Mini-Reviews: Unlikely heroes, goosebumps, and low men of all varieties..

Morning, all! It’s been a good reading week, thanks to Dewey’s 24-hour readathon! Let’s unpack the monster list of books I burned through, shall we?

Book118The Unlikely Hero of Room 13B, by Teresa Toten (2015, Delacorte Books, 291 pages, library hardcover). I’m a sucker for YA fiction about mental health, and wow did this one really ring a lot of my bells. The story is about Adam, a teenage OCD boy, who has his hands full with his weekly support group, falling in love for the first time, a mom who may need help herself, a remarried (and somewhat absent) dad, a little half-brother who adores him but may be more like Adam than he would wish, and finding friendship in the oddest of places. I liked the cultural and socio-economic diversity; characters flirted with stereotypes, but didn’t always fit them. The same with plot twists: what you thought was being broadcast didn’t always happen. The whodunit aspect wasn’t too overplayed, but kept the second half of the novel moving. And not everyone gets better. 4 of 5 stars.

Book117All the Birds in the Sky, by Charlie Jane Anders (2016, Tor Books, 316 pages, library hardcover). Mix the apocalypse with a secret school of magic and rabbit holes filled with kids who can talk to animals… it sounded so promising, but I couldn’t get wrapped up in any of it. The writing was almost formal and a bit stilted – think British kids’ lit, a la Secret Garden – and I had a hard time connecting without any warmth to leech onto. 1 of 5 stars.

Book116Snowblind, by Christopher Golden (2014, St. Martin’s Press, 320 pages, paperback). I tried a few times to get into the story before it caught for me…and then I fell so deeply into it that I froze my behind off, even though it was 80+° outside! Seriously – I almost screamed several times and when Jeff asked how it was going, I “joked” (no really ha ha) about putting it in the freezer. Stephen King blurbed the book and it’s likened to King’s early works – for good reason. A classic horror story of a snowstorm that mysteriously killed more than a dozen people…only those killed somehow return during an eerily similar blizzard fifteen years later. The author did a good job balancing a townful of characters without sacrificing their individuality. The New Englandisms felt genuine. And I don’t care how big an area it covers – a blizzard creates a locked-room mystery, no matter what. Once I got 30 or so pages in, I couldn’t put it down and I couldn’t read it fast enough. You guys HAVE to read it! 5 of 5 stars.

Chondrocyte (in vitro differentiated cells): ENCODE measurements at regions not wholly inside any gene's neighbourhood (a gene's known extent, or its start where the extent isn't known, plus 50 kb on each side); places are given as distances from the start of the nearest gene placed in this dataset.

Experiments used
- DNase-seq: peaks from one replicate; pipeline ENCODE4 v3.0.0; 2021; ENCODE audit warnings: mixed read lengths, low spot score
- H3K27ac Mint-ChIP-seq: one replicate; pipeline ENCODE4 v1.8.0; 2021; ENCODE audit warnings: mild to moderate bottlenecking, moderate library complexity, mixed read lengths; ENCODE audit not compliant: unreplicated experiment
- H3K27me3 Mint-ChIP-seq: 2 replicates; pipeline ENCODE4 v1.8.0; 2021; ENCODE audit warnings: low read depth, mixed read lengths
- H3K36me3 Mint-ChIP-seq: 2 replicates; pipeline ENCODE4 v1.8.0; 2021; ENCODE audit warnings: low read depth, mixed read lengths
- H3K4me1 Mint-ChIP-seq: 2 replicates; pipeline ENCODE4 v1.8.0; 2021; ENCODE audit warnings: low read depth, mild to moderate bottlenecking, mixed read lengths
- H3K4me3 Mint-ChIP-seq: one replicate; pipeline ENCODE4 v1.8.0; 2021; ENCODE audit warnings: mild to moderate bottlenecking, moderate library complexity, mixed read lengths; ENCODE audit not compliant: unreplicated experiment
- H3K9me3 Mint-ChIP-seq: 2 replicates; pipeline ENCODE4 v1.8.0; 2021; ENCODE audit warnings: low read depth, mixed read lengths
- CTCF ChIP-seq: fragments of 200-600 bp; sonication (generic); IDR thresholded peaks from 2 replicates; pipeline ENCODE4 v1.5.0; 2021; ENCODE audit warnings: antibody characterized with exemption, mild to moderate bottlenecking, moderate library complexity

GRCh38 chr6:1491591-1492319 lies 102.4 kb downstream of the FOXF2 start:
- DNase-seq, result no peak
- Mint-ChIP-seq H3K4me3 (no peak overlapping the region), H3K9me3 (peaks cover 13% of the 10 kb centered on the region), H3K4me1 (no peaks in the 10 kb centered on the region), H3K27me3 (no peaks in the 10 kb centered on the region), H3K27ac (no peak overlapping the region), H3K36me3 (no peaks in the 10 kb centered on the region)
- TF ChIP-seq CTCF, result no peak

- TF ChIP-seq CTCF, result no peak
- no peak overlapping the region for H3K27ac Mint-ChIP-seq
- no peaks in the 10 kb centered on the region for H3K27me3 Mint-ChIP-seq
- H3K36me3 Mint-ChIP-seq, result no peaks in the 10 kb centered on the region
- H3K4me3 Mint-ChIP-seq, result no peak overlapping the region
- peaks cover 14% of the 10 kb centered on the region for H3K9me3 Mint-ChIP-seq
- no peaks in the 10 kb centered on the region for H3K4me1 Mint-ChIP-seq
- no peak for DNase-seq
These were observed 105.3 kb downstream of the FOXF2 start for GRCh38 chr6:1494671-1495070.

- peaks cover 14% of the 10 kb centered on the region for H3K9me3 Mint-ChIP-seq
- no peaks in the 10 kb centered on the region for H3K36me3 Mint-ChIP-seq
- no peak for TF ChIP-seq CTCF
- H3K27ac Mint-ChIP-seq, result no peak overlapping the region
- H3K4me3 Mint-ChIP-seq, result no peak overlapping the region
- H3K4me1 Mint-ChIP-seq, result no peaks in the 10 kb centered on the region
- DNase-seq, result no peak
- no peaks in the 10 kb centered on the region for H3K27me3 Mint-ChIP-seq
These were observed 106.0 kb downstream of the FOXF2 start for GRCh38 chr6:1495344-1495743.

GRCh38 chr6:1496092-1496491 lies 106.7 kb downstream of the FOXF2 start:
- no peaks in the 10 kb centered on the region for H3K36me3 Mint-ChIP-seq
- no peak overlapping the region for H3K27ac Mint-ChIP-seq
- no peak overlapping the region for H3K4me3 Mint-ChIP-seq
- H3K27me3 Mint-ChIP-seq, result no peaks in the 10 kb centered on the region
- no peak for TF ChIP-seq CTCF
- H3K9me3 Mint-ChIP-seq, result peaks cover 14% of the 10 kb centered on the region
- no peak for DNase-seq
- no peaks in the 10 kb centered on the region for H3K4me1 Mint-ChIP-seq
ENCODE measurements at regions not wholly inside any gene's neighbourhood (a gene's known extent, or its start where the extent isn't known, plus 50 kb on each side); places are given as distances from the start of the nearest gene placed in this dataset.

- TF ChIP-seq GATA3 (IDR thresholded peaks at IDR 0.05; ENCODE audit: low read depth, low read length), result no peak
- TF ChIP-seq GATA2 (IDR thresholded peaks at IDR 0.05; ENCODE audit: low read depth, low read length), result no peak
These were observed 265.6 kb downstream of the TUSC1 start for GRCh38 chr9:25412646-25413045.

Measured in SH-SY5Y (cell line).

Book115The Real Doctor Will See You Shortly, by Matt McCarthy (2015, Crown, 336 pages, paperback). I maybe broke down and bought this the night before the readathon because I worried that I didn’t have enough “lighthearted” reading to cleanse my palette. Yes, I’m the weirdo who finds reading about ER visits and death-defying surgeries “relaxing”. If you like tell-alls and behind-the-scenes glimpses and medical dramas, this book won’t disappoint. But don’t be squeamish about your protag making a mistake, because ours? Makes plenty. 3 of 5 stars.